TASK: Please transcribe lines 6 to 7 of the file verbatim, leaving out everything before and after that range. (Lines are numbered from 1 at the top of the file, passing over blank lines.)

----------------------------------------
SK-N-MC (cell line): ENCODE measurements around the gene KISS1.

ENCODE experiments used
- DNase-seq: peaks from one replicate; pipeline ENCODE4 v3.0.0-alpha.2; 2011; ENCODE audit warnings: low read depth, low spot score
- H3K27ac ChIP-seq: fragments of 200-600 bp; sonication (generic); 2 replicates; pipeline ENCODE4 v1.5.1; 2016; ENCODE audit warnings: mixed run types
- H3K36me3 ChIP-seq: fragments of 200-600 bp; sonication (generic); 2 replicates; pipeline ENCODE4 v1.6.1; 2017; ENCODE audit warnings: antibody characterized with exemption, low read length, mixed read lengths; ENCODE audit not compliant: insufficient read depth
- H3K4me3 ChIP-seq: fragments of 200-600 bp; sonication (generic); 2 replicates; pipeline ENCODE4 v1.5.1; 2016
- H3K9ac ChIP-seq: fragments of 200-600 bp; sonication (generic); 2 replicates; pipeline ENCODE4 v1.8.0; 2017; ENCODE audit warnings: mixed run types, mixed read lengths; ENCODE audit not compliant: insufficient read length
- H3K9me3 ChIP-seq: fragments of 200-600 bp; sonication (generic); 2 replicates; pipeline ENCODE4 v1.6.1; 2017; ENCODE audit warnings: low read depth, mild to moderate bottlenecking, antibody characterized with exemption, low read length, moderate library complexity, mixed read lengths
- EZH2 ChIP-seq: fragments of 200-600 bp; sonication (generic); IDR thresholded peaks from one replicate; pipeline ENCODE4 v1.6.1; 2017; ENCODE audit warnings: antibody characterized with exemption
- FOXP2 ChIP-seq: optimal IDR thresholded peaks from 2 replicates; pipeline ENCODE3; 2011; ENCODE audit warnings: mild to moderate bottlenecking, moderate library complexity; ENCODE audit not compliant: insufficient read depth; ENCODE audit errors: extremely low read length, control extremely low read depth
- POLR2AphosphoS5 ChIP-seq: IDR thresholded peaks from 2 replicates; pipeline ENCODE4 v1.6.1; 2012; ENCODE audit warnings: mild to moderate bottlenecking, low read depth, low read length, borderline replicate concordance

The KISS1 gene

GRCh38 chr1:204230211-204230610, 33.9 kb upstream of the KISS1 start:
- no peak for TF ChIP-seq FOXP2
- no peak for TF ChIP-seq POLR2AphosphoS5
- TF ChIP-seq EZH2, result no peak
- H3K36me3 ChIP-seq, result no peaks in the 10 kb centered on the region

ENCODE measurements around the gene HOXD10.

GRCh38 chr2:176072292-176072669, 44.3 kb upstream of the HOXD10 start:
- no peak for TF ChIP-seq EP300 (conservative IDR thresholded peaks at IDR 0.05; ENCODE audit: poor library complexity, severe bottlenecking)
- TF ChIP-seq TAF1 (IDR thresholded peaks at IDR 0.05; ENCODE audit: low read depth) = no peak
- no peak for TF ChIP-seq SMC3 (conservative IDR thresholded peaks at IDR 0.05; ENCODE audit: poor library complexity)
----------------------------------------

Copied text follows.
- H3K4me3 ChIP-seq: fragments of 200-600 bp; sonication (generic); 2 replicates; pipeline ENCODE4 v1.5.1; 2016
- H3K9ac ChIP-seq: fragments of 200-600 bp; sonication (generic); 2 replicates; pipeline ENCODE4 v1.8.0; 2017; ENCODE audit warnings: mixed run types, mixed read lengths; ENCODE audit not compliant: insufficient read length